SHANGHAI -- Sebastian Vettel led qualifying for the Chinese Grand Prix, narrowly edging his teammate Mark Webber on Saturday to give Red Bull its fourth straight pole position of the Formula One season.
It is the first time a team had taken four consecutive pole positions since Ferrari claimed the first four in 2007. Vettel qualifying a quarter of a second ahead of Webber.
McLaren pair Jenson Button and Lewis Hamilton disappointed in qualifying and will start from fifth and sixth, ahead of Ferrari's Felipe Massa and Renault's Robert Kubica. Michael Schumacher of Mercedes and Adrian Sutil of Force India rounded out the top 10.
Red Bull's monopolization of the front row put the team in a strong position to record back-to-back 1-2 finishes, both from race-to-race this season and year-to-year in China.
"We are proving we have a very fast car, independent of the circuit type," Vettel said. "We always seem to be up there."
Alonso's strong qualifying performance, only one-tenth of a second behind Webber, augured well for Ferrari, given the car has shown its best in races rather than qualifying this season.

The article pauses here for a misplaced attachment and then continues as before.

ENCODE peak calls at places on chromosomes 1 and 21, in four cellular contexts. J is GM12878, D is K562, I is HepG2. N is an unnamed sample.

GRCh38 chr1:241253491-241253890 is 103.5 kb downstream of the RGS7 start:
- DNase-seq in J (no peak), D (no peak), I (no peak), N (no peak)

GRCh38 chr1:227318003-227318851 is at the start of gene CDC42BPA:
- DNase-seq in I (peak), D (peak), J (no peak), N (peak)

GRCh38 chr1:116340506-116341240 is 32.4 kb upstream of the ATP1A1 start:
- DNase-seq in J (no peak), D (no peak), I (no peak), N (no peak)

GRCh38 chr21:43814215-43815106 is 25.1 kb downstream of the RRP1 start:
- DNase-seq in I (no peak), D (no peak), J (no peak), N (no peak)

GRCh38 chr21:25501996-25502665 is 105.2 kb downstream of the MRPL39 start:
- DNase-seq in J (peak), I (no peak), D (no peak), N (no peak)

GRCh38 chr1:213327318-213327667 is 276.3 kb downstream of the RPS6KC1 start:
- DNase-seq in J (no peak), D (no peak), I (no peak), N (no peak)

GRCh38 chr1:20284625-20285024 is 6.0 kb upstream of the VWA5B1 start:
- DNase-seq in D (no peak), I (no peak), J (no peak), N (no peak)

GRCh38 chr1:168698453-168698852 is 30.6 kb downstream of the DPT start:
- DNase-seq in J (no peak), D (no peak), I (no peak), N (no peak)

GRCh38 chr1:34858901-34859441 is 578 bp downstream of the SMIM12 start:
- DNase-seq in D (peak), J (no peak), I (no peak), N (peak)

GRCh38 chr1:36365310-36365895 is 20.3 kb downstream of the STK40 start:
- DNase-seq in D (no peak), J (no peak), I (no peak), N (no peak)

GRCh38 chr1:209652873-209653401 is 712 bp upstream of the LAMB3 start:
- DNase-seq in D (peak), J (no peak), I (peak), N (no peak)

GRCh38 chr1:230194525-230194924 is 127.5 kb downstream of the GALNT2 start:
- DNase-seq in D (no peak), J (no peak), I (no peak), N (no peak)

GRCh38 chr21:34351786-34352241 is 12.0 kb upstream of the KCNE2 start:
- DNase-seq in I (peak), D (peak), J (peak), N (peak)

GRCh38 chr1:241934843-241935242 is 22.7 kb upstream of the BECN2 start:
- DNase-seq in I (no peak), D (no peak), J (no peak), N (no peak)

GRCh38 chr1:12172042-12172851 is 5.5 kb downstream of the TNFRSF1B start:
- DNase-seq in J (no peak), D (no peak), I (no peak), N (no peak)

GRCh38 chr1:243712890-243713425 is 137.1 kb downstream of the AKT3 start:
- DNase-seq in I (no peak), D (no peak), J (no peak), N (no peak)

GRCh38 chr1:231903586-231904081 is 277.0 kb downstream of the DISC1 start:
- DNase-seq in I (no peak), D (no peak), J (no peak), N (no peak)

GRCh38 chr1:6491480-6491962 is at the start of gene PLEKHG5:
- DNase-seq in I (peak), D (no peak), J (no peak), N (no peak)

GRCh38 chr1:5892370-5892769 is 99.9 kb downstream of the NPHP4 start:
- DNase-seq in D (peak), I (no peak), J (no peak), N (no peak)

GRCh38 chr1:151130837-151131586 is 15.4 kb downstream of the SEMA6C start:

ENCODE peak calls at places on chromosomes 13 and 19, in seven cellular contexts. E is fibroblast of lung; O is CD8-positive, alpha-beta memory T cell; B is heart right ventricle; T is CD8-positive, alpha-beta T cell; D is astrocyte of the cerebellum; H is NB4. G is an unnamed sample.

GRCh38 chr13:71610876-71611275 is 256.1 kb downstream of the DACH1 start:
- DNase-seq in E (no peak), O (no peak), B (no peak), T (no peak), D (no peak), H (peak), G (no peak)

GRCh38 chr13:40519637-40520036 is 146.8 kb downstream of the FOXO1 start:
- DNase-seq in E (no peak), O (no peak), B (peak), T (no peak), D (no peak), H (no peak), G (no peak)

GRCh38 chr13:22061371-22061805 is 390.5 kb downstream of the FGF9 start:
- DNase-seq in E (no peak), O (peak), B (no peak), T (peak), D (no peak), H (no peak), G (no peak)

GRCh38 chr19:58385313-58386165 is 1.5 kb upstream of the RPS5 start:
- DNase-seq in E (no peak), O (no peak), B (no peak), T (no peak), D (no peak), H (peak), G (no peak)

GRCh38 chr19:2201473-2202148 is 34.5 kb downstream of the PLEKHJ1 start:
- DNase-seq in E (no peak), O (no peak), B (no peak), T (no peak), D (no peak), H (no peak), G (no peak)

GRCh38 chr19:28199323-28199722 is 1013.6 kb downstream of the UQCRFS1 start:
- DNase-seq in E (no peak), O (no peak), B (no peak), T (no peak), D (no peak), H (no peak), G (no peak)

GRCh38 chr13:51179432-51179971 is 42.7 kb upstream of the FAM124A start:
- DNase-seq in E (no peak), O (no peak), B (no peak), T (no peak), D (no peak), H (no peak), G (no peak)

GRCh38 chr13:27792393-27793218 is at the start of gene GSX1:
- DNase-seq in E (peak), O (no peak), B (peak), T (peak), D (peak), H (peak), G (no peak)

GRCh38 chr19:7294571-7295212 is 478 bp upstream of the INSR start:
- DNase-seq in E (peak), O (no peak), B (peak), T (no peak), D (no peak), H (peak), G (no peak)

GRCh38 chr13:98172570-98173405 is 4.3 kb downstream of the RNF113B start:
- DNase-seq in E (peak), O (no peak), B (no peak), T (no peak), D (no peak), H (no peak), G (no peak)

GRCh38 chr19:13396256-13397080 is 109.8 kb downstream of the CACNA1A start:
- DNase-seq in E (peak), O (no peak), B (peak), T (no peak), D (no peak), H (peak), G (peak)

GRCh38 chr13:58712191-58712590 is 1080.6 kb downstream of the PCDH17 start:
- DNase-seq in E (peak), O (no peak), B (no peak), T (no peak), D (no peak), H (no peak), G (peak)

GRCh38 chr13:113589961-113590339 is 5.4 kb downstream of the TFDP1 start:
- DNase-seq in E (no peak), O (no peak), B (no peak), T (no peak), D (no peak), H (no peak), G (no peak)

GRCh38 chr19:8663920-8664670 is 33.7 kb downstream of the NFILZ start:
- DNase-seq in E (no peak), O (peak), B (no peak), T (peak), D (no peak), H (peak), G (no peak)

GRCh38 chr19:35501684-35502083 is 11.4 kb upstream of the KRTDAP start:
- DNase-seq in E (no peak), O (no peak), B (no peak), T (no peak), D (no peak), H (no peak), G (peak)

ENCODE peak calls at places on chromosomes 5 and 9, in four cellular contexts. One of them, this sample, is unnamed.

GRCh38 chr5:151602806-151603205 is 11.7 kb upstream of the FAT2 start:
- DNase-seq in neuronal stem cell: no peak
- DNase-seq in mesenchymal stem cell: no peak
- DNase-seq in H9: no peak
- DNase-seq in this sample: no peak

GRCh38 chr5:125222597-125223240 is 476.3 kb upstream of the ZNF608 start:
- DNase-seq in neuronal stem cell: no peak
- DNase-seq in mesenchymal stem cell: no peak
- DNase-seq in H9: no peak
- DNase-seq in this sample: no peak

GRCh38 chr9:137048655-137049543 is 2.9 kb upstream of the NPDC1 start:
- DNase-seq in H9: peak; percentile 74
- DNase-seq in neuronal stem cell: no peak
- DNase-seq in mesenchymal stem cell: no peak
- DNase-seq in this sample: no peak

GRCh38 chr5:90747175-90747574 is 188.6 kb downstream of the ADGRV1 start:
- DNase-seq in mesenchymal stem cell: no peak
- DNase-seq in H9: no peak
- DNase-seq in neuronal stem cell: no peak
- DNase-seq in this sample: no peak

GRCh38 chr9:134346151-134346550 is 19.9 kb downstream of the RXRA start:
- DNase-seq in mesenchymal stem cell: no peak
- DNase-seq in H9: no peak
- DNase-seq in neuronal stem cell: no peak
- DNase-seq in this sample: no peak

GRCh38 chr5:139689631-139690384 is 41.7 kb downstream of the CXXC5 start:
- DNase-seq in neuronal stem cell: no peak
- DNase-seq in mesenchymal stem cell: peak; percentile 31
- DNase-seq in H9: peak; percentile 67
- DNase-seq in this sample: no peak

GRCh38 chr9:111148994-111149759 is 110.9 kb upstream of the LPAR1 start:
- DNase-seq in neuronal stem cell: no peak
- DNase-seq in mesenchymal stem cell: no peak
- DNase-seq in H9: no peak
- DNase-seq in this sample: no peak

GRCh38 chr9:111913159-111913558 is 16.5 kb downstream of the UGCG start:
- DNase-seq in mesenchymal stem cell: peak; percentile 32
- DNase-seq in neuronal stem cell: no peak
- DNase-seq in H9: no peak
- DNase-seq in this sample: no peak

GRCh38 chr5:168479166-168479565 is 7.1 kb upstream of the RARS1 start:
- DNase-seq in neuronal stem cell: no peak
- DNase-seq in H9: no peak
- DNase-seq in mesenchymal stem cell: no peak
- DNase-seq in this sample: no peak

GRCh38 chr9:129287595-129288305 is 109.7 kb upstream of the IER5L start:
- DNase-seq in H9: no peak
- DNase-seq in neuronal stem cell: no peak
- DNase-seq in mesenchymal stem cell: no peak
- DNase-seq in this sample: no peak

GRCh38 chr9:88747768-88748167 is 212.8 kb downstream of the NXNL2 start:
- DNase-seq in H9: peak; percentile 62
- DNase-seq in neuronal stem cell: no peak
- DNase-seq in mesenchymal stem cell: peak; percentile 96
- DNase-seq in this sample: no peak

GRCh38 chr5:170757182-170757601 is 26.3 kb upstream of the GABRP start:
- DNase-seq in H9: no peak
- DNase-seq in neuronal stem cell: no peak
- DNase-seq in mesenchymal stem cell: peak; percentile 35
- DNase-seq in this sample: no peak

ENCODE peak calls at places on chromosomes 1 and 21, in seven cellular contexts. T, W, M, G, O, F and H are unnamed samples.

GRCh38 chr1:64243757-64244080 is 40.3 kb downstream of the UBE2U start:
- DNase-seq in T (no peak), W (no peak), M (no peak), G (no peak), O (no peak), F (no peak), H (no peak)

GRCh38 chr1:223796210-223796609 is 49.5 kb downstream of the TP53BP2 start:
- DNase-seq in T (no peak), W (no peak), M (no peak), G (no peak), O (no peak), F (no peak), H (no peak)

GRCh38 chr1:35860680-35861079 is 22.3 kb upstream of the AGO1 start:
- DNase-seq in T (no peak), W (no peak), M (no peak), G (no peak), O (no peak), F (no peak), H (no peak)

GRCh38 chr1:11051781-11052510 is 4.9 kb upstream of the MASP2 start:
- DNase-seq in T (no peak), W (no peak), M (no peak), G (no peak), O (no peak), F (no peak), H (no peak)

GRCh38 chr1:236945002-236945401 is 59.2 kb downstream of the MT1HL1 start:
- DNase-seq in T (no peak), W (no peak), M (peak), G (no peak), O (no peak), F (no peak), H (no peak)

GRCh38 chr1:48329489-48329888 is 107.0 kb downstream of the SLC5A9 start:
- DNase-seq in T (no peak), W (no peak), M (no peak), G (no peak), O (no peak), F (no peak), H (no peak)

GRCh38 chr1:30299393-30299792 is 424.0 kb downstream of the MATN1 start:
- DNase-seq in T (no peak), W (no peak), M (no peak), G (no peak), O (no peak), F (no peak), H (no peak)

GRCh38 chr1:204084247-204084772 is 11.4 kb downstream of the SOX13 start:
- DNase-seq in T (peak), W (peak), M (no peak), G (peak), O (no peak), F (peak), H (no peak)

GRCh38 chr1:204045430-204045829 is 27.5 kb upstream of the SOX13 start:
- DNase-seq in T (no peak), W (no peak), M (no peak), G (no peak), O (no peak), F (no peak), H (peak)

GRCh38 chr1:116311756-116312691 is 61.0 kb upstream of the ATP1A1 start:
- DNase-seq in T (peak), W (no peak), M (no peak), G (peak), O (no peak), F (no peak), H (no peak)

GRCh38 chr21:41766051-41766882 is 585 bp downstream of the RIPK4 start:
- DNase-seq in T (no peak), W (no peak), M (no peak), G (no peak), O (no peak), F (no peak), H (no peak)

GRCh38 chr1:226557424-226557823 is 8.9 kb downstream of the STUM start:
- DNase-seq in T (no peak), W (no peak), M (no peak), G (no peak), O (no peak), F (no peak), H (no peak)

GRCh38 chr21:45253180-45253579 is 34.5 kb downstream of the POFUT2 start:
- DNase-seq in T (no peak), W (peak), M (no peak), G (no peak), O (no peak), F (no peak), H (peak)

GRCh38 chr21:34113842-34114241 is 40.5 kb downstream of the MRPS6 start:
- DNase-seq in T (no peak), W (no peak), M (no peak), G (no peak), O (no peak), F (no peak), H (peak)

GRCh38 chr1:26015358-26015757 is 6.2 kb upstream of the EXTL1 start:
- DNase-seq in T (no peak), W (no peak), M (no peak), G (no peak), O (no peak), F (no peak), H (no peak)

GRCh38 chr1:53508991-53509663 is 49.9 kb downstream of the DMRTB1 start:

"We know the race pace is better for us," Alonso said. "We feel more confident with fuel in the car and on the long runs."
One major factor that could upset the top qualifiers on race day is the forecast rain.
"It will be raining tomorrow, its just a question of when," Vettel said. "No matter, dry, wet, we should be well armed for tomorrow."
Vettel's win in China last season was achieved in the wet, when the race started behind a safety car.
Hamilton was the quickest in Friday practice in his McLaren, and again in the first two sessions of qualifying, but struggled when it mattered most in the third session.
"We should have had pole today, but I don't know where it went," Hamilton said. "I'm puzzled, I don't know where the time went."
The contrast in driving styles between the smooth Button and the hard-charging Hamilton means a similar set-up on the two McLaren vehicles will rarely please both drivers.
That proved the case Saturday, when Button complained of poor balance and graining tires in the first two sessions of qualifying, while Hamilton was flying atop the timesheets. That reversed in Q3, when Hamilton's car began bottoming and contacting the track while Button's car improved, but too late for him to make a tilt at the front row of the grid.
"It's a bit frustrating that it took us that long in qualifying to get the balance right," Button said.
"It's probably going to rain [Sunday], but the set-up we have for the car is probably good for the wet conditions."